Webcor was to be responsible for constructing what was depicted in the design and shown on the plans. If the subsurface conditions actually encountered were different than what was shown on the plans, and the design had to be modified and required extra work, those extra work claims – that cost over $2.5 million on the Piedmont Hills Undergrounding project – would not have been covered by Webcor’s performance bond (nor any damage security bond). Blair Park LLC was the only party to have design responsibility, and it was not required to post any performance bond. By analogy, requiring the undergrounding contractor on Piedmont Hills to post a performance bond did not mitigate its $2.5 million in extra work claims. The City had to pay for the extra work to complete the undergrounding because it could not leave the streets with open trenches. So too on Moraga Canyon, if the contractor encountered unknown subsurface conditions requiring extra work in the middle of constructing the retaining walls and re-routing sewers, somebody would be required to pay for the extra work because the work would have had to have been completed for safety reasons. Blair Park LLC was not required to provide any security demonstrating any ability to pay beyond the agreed upon contract construction costs. As occurred on Piedmont Hills, the City, as owner, would have been responsible to cover the extra costs to allow the construction to be completed. However, the City has demonstrated that it cannot even recover from the project proponents its out of pocket consultant costs under the Indemnification Agreement. There was no agreement to cover this real risk. Thus, while the Moraga Canyon project called for a bond, it was the wrong party being required to post the bond, and so the City remained at risk if the project required extra work to deal with unforeseen subsurface conditions. This was a repeat of the same exact risk as on Piedmont Hills.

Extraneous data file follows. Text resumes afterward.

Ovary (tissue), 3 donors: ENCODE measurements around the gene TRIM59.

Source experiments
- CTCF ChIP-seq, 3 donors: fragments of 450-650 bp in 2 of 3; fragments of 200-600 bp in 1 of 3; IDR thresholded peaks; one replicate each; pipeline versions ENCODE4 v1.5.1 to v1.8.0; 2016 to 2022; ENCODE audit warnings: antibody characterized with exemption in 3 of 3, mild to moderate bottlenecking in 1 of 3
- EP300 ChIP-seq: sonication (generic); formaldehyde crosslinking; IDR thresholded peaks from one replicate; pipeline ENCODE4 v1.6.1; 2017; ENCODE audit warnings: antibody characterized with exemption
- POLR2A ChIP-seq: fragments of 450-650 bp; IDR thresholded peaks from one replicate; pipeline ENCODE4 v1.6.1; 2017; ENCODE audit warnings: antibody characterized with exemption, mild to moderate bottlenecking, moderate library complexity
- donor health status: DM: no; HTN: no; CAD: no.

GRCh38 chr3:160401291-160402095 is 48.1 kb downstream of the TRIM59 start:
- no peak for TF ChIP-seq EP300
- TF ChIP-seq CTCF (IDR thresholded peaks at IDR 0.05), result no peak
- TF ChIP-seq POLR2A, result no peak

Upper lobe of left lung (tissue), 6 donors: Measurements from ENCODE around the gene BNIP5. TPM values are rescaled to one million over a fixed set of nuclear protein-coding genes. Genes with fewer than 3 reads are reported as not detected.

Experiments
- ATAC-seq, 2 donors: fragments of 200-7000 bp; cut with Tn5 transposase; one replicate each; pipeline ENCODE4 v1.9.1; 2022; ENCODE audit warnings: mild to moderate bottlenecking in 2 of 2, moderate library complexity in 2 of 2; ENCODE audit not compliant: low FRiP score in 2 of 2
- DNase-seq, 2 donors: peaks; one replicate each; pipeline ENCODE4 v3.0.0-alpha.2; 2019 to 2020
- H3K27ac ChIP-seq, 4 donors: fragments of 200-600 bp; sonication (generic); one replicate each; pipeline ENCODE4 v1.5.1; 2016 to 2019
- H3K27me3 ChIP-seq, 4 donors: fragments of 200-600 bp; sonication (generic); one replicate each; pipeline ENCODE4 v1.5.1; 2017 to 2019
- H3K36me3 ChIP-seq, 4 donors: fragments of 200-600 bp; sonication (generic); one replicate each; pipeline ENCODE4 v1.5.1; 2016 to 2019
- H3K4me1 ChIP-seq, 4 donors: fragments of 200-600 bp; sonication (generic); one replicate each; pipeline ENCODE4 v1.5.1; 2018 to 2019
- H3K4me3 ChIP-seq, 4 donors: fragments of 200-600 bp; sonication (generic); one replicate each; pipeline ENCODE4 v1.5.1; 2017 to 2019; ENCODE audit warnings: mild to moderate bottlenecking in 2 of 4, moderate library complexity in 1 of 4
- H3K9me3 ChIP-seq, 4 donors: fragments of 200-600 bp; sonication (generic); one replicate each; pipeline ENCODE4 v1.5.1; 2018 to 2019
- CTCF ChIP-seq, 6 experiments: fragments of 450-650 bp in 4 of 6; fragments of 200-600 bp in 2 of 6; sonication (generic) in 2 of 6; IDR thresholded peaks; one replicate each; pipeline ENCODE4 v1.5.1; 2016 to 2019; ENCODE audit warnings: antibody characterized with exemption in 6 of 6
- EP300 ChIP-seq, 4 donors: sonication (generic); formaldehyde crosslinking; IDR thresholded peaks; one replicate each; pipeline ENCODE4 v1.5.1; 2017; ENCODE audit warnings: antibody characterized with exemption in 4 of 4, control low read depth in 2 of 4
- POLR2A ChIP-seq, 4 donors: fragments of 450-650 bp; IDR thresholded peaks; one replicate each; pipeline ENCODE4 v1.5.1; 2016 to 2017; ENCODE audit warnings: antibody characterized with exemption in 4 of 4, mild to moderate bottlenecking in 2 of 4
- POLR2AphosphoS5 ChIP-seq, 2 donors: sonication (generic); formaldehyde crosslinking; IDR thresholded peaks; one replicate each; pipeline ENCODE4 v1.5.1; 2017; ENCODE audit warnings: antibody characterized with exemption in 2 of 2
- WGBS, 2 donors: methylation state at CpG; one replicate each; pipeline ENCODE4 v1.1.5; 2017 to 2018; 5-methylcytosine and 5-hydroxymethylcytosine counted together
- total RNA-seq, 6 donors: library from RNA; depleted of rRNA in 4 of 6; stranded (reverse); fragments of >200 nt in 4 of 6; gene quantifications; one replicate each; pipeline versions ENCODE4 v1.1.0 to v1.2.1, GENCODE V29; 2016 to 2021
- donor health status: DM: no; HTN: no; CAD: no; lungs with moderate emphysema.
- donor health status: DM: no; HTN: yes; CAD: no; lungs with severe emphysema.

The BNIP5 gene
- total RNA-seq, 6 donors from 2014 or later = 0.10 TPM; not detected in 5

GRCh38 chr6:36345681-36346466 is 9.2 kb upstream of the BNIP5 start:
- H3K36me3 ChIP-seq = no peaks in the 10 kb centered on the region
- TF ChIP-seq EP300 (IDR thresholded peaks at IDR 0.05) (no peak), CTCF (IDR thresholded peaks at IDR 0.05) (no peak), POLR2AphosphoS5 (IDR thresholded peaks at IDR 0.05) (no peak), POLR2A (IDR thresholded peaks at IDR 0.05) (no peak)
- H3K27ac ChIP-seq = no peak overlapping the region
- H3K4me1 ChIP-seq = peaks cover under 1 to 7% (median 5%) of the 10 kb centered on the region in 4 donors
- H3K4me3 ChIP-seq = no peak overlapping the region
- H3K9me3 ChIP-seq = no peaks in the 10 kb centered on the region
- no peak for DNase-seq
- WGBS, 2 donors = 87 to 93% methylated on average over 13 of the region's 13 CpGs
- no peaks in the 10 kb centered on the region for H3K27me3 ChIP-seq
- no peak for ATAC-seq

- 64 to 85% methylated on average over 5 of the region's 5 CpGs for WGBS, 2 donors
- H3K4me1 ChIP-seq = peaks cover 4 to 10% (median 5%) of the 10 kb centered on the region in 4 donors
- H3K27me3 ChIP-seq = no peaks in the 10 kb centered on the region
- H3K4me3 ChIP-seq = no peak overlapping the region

These risk issues could have and should have been caught and addressed in a risk management analysis. The presently proposed Risk Management Procedures did not, and would not have caught these material oversights. As the old cliché provides, those who cannot remember the past are condemned to repeat it. If these types of risks were not addressed on the Piedmont Hills Undergrounding project, or on the proposed agreements for the Moraga Canyon project, on what basis does the Council think the present City project team, procedures and proposed risk management policies will catch them in the future? A change in paradigm is needed if one wants a different result. Learning from past mistakes is more productive than simply trying to ignore them, and focusing on minutiae to the exclusion of understanding the big picture is bad policy.